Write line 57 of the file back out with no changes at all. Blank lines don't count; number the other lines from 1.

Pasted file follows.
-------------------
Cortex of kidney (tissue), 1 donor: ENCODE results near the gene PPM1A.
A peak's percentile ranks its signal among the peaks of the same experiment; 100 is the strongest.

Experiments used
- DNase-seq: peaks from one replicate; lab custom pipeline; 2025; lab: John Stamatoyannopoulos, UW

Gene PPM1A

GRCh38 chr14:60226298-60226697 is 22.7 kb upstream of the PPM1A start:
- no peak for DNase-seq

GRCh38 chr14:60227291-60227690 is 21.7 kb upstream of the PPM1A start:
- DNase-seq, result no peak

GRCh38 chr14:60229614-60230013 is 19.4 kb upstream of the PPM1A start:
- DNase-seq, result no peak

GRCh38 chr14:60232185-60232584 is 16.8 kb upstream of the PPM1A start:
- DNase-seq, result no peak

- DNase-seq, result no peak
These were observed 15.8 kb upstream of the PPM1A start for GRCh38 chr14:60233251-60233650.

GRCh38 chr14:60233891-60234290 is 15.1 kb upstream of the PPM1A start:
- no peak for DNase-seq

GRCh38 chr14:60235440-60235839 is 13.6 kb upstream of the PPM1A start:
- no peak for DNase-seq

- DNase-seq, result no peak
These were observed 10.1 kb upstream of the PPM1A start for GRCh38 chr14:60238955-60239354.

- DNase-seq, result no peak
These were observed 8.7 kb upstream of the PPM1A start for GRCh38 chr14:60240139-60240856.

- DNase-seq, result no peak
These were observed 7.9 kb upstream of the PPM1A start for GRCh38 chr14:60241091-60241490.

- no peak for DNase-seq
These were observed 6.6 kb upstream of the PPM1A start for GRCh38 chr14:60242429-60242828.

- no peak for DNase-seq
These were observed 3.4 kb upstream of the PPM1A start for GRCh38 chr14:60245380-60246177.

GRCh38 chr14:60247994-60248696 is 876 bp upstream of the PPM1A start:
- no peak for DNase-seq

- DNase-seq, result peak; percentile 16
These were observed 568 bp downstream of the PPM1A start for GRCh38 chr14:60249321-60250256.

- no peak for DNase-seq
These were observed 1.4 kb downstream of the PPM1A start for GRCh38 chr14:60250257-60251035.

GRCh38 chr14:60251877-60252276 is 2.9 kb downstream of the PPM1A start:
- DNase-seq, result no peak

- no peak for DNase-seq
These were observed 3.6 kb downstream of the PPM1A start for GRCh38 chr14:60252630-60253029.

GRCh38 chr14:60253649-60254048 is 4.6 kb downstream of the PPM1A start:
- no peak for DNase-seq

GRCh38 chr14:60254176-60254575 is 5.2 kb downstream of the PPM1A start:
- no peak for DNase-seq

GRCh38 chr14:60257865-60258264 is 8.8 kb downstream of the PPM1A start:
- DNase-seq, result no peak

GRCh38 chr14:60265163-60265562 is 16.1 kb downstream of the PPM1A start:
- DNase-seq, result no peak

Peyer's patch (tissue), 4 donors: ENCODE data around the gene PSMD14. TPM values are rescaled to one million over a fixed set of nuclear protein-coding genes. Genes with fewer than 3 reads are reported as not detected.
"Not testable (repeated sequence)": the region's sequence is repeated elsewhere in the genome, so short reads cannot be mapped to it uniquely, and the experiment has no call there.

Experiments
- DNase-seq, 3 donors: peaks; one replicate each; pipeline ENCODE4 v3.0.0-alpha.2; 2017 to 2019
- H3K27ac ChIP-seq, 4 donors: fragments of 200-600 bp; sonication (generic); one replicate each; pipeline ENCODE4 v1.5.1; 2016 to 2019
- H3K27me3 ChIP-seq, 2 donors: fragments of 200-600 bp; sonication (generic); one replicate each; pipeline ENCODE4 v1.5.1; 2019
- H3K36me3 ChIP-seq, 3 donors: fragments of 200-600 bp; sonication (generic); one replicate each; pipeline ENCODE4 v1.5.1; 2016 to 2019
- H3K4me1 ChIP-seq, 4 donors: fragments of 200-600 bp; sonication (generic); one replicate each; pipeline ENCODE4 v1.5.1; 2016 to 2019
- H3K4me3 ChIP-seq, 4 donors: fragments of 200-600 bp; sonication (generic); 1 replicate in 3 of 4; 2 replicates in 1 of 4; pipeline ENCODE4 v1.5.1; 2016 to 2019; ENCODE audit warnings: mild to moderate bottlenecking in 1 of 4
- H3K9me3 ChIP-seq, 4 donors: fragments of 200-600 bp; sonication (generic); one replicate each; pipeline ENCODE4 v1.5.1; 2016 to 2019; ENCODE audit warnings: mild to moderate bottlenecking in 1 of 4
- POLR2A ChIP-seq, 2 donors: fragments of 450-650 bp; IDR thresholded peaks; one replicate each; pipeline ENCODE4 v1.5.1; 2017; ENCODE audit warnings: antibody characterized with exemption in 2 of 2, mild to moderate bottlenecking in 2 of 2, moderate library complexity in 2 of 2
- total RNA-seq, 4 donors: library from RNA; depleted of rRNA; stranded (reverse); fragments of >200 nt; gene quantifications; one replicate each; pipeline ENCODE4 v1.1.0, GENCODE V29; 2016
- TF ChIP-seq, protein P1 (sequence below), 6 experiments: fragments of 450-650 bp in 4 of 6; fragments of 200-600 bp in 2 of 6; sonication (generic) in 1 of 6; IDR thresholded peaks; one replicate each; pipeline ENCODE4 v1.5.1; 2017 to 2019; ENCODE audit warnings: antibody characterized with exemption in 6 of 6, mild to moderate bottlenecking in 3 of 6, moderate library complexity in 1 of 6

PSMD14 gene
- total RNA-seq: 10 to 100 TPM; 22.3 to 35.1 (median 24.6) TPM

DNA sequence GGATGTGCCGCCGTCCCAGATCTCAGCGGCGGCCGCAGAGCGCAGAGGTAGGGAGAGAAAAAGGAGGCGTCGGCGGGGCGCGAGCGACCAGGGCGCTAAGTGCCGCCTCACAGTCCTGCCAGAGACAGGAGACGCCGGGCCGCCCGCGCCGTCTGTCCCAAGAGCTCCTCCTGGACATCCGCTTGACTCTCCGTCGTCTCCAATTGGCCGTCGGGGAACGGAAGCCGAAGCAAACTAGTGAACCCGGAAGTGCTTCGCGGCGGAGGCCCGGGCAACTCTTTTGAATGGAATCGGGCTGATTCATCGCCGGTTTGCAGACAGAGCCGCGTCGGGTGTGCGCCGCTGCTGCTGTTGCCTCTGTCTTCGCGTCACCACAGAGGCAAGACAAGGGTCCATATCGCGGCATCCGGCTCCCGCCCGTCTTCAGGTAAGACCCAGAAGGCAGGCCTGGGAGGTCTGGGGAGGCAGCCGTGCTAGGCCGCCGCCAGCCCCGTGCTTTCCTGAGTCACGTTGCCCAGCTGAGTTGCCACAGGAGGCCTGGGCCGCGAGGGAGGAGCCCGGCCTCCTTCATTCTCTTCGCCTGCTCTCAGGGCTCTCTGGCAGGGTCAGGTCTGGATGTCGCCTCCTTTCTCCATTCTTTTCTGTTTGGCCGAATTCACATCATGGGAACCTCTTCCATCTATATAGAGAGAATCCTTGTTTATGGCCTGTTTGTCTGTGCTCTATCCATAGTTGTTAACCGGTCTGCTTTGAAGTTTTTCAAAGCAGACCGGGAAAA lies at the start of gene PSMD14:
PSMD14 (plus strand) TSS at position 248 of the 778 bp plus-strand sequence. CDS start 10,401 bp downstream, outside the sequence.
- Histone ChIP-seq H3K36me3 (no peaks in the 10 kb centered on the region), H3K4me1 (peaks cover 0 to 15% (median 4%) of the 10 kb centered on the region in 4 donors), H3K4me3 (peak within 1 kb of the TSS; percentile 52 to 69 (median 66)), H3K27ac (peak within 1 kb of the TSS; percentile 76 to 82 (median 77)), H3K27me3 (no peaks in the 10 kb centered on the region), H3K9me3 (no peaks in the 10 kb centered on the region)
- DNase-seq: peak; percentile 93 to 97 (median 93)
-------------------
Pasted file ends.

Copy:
- H3K9me3 ChIP-seq, 4 donors: fragments of 200-600 bp; sonication (generic); one replicate each; pipeline ENCODE4 v1.5.1; 2016 to 2019; ENCODE audit warnings: mild to moderate bottlenecking in 1 of 4